The Birthday Party (Harold Pinter), 2002
This has been, to date, our only Englsh-language production.
I defy anyone to provide a definitive reading of The Birthday Party. Who can say what it’s about? For that reason, I will stick to basics. The play’s plot concentrates on the stand off, in Meg and Petey’s guesthouse, between a depressed pianist (if that’s what he really is!), and two mysterious visitors who arrive, unexpectedly, on his birthday. From this deceptively simple narrative, questions of an existential, political and theological nature arise. Sacré Théatre specialise in theatre on the edge. In Pinter’s world, cornflakes, fried bread and dry toast crunch in emptiness, and the maintenance of history and an identity is a desperate deception. There’s plenty of party spirit, but can Stanley’s glasses be mended with sellotape and why does Goldberg need a blow? Much has been written about the relationship between theatre and sacrifice. We hear little, however, about those who allow the ‘sacrifice’ to take place: the ‘behind the scenes people’. I’d like to take this chance to thank families, partners, and colleagues who have supported us. Carl Lavery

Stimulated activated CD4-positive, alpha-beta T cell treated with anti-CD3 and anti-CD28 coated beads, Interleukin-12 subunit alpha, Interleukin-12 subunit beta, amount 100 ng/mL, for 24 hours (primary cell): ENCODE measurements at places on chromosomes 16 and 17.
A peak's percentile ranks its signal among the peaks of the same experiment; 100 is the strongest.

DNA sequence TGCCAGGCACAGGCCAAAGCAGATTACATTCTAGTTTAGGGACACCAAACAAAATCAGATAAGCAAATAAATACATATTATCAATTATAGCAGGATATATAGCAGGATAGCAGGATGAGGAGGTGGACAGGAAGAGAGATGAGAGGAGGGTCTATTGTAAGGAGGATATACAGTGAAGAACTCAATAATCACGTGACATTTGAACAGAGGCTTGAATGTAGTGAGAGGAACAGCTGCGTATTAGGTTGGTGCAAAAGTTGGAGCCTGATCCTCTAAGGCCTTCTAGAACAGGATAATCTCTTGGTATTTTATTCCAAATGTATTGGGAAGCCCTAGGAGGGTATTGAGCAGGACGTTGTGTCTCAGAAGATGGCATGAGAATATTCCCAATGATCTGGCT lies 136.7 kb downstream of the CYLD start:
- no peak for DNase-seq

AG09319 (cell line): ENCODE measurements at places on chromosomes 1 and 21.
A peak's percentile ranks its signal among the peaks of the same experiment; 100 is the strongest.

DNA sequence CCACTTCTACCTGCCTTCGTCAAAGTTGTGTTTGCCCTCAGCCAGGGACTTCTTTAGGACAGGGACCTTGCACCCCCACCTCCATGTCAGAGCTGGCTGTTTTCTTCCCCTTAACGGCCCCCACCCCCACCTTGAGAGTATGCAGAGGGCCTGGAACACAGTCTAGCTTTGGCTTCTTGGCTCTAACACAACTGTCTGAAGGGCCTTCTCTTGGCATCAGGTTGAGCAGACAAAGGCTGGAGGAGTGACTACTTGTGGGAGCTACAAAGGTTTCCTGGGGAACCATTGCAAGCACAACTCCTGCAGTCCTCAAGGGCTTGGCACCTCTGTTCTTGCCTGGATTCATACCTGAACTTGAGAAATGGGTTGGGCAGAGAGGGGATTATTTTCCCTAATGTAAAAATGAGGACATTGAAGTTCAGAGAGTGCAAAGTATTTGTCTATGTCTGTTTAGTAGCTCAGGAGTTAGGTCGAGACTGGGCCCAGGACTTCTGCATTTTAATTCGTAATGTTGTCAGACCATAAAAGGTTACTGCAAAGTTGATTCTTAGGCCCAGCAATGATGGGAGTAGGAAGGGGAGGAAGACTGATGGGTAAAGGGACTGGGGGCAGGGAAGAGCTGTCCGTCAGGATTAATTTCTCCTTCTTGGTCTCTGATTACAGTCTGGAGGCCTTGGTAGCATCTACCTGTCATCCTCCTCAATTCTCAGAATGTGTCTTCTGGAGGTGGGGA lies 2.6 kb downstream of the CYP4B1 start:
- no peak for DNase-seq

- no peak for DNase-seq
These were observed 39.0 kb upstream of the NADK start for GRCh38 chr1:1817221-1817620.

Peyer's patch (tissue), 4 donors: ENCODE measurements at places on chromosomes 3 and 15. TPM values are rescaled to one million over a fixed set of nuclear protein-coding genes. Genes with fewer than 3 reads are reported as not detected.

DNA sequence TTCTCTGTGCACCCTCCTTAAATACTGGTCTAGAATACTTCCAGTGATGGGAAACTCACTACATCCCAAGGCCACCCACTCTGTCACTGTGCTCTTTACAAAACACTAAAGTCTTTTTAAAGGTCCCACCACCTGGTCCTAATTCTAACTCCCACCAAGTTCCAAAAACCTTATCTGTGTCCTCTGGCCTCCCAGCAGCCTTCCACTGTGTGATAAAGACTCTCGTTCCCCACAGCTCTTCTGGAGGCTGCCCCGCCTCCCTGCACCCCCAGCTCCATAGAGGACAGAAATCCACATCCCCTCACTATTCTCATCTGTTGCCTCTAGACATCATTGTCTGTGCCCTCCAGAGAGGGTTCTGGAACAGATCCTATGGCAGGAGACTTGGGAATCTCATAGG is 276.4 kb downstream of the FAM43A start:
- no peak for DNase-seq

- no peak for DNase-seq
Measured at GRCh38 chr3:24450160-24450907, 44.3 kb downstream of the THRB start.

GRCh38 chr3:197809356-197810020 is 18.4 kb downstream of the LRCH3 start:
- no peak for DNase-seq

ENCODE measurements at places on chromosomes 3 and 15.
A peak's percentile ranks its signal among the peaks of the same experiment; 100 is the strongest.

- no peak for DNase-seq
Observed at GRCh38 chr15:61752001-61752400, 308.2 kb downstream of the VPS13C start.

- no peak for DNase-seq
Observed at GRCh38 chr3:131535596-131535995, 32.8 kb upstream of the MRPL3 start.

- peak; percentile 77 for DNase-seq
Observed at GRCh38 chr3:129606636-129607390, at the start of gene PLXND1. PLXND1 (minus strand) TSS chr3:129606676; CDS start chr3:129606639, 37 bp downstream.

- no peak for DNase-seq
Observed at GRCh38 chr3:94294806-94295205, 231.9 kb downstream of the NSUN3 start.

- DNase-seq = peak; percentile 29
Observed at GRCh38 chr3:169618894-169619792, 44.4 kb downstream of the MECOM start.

Pete - Carl Lavery
Meg - Doreen Aitken
Stanley - Roger Baines
Lulu - Karen Cheung
Goldberg - Ralph Yarrow
McCann- Tim Tracey
Director - Carl Lavery
Lighting and sound - Manuela Perteghella
Stage manager and set - Manuela Perteghella
Poster design - Melanie Lavery
Publicity - Manuela Perteghella, Melanie Lavery
Make-up - Nola Merckel
Thanks to: Rob Little, Gez D’Arcy and Jon Hyde from the UEA Drama Studio ; James Kloda, Chad Mason, Harriet Plewis, David Cook, Will Hollinshead, Claire Waffel and Spyridon Georgiadis for ushering ; Stuart Aitken for the posters ; Mrs. Meg Boles; European Metal Recycling Ltd., Dereham Rd.; Moda, Toys At Ninety-One, The Lighthouse Gallery, all Upper St. Giles Street ; The Big C Appeal Shop, Timber Hill ; The Maddermarket Theatre ; and Val Baker from the Students’ Union.